SEE ALSO: Human Trafficking of Chinese Citizens is Big Business for Argentina

But the trafficking of Chinese citizens into Latin America is nothing new. A 2016 report estimated that 80 percent of Argentina’s Chinese population had entered the country illegally, often through land borders with Brazil, Chile and Bolivia.

And a two-year investigation which ended in November 2018 saw the dismantling of a human trafficking ring which took Chinese citizens to Costa Rica and Panama through South America, where they were either smuggled to the United States or Canada or “sold” into cheap labor jobs.

The US government’s Trafficking in Persons 2018 Report estimates that Chinese people are subjected to forced labor in at least 57 countries worldwide.

share icon icon icon

Was this content helpful?

We want to sustain Latin America’s largest organized crime database, but in order to do so, we need resources.


What are your thoughts? Click here to send InSight Crime your comments.

We encourage readers to copy and distribute our work for non-commercial purposes, with attribution to InSight Crime in the byline and links to the original at both the top and bottom of the article. Check the Creative Commons website for more details of how to share our work, and please send us an email if you use an article.

Was this content helpful?

We want to sustain Latin America’s largest organized crime database, but in order to do so, we need resources.


Related Content


A network which sexually trafficked Colombian and Venezuelan women to the Dominican Republic has been dismantled.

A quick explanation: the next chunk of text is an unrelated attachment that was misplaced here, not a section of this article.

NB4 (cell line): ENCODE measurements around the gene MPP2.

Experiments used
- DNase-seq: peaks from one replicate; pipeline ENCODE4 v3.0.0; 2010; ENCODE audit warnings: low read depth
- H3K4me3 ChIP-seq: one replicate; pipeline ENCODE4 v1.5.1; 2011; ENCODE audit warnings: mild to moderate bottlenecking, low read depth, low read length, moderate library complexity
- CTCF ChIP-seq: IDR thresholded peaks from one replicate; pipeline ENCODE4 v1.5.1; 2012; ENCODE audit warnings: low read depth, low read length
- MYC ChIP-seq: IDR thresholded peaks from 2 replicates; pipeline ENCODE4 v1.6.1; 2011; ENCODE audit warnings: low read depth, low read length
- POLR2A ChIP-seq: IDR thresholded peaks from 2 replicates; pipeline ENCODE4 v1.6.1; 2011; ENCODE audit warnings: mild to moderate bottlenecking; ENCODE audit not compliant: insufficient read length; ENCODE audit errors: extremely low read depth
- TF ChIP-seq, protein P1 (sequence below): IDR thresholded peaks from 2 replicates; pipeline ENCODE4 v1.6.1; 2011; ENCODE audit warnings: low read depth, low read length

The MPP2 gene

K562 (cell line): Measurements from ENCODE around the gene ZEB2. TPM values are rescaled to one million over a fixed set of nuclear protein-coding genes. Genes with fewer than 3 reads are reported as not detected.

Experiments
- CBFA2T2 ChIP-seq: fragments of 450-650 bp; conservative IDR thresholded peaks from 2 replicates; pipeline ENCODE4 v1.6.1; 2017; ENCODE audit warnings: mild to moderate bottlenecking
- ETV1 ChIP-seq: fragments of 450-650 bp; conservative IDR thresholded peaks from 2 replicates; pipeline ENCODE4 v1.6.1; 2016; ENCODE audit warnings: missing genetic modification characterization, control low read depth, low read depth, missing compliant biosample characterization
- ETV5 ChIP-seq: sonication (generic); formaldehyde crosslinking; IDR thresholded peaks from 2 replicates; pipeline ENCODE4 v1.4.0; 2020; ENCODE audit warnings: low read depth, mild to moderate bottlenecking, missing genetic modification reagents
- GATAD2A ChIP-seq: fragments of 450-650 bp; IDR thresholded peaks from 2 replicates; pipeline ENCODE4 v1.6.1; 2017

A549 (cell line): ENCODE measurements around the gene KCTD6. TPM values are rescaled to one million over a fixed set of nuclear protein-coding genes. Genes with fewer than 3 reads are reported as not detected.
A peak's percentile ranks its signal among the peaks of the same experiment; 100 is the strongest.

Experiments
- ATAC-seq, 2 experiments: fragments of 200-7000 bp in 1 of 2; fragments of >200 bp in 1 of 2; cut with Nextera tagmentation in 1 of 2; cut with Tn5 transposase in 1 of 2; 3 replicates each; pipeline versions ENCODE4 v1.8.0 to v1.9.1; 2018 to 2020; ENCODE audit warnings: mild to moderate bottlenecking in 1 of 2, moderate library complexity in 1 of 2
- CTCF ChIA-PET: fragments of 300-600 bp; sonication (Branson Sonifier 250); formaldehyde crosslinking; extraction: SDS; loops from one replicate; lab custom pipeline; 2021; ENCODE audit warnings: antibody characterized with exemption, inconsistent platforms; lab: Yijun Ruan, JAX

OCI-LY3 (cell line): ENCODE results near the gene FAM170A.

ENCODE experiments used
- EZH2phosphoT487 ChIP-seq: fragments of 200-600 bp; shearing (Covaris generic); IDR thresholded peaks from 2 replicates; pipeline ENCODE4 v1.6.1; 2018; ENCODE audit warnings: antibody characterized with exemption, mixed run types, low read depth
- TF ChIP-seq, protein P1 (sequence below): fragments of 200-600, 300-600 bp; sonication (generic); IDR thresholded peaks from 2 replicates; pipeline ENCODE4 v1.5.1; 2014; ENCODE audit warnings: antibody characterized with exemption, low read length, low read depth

BOLIVIA / 29 APR 2022

A string of drug seizures in Chile, coupled with cocaine discovered on ships originating there, points to the country emerging…

CHILE / 23 JUN 2022

Ketamine has become all but the most popular synthetic drug in Chile, as traffickers are increasingly marketing ketamine to buyers…

About InSight Crime


Extensive Coverage of our Chronicles of a Cartel Bodyguard

23 SEP 2022

Our recent investigation, A Cartel Bodyguard in Mexico’s 'Hot Land', has received extensive media coverage.


InSight Crime, American University Host Illegal Fishing Panel

19 SEP 2022

InSight Crime and the Center for Latin American & Latino Studies (CLALS) at American University discussed the findings of a joint investigation on IUU fishing at a September 9 conference.


Impact on the Media Landscape

9 SEP 2022

InSight Crime’s first investigation on the Dominican Republic made an immediate impact on the Dominican media landscape, with major news outlets republishing and reprinting our findings, including in …


InSight Crime Sharpens Its Skills

2 SEP 2022

Last week, the InSight Crime team gathered for our annual retreat in Colombia, where we discussed our vision and strategy for the next 12 months.  During the week, we also learned how to…


Colombia’s Fragile Path to Peace Begins to Take Shape

26 AUG 2022

InSight Crime is charting the progress of President Gustavo Petro’s agenda as he looks to revolutionize Colombia’s security policy, opening dialogue with guerrillas, reforming the military and police, and…